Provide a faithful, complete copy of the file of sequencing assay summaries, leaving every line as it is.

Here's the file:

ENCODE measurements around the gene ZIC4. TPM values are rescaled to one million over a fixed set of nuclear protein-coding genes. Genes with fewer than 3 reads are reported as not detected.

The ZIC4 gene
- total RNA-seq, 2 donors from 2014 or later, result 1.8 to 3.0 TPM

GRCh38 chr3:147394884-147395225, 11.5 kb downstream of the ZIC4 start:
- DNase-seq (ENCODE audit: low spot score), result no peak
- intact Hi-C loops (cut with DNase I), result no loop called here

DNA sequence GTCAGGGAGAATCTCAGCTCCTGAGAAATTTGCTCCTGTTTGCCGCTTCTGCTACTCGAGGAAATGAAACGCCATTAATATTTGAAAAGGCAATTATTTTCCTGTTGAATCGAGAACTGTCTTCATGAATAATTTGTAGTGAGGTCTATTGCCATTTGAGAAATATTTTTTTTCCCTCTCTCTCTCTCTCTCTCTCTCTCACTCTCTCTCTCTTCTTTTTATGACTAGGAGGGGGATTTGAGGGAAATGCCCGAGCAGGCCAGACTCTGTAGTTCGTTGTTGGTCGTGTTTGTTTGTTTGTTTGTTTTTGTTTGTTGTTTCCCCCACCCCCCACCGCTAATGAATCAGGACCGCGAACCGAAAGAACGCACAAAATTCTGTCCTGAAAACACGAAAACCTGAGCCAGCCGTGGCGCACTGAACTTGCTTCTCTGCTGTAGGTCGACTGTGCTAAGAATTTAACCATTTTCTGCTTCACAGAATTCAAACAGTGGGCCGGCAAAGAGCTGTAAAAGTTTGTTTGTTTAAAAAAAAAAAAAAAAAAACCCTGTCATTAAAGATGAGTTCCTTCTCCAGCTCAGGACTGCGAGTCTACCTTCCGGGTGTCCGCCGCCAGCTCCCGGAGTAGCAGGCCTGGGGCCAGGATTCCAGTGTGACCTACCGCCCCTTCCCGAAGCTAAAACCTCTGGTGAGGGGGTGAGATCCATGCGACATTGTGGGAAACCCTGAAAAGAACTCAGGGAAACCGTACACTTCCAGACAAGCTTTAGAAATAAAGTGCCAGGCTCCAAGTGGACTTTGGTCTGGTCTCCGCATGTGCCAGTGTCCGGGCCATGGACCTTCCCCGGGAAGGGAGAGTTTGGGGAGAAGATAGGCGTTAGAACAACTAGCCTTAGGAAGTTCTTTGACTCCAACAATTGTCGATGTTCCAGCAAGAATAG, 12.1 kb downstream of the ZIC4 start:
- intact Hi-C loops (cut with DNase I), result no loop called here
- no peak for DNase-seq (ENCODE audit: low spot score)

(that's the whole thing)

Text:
ENCODE measurements around the gene ZIC4. TPM values are rescaled to one million over a fixed set of nuclear protein-coding genes. Genes with fewer than 3 reads are reported as not detected.

The ZIC4 gene
- total RNA-seq, 2 donors from 2014 or later, result 1.8 to 3.0 TPM

GRCh38 chr3:147394884-147395225, 11.5 kb downstream of the ZIC4 start:
- DNase-seq (ENCODE audit: low spot score), result no peak
- intact Hi-C loops (cut with DNase I), result no loop called here

DNA sequence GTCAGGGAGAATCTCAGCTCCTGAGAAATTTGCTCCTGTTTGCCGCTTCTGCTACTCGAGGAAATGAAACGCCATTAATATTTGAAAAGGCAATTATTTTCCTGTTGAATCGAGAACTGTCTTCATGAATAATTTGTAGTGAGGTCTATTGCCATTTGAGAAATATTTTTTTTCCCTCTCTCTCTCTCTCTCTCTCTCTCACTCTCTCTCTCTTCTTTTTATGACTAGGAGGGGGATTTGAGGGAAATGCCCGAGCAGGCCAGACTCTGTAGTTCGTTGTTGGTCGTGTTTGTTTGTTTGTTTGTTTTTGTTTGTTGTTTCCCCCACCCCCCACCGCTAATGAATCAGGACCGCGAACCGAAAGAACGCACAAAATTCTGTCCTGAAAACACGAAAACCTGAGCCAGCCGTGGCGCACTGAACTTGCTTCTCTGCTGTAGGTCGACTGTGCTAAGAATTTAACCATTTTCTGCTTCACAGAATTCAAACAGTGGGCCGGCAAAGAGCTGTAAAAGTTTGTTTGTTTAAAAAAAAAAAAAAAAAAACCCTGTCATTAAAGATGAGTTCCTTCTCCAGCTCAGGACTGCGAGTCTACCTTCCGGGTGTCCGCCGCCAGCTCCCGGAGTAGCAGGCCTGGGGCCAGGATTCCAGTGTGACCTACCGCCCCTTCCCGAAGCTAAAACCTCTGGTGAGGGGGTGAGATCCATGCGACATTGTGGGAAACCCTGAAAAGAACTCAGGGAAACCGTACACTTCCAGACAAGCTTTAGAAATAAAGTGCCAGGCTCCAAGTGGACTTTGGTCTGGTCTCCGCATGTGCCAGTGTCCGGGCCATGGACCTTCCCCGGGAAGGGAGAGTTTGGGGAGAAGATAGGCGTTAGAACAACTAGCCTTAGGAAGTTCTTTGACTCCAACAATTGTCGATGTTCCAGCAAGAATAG, 12.1 kb downstream of the ZIC4 start:
- intact Hi-C loops (cut with DNase I), result no loop called here
- no peak for DNase-seq (ENCODE audit: low spot score)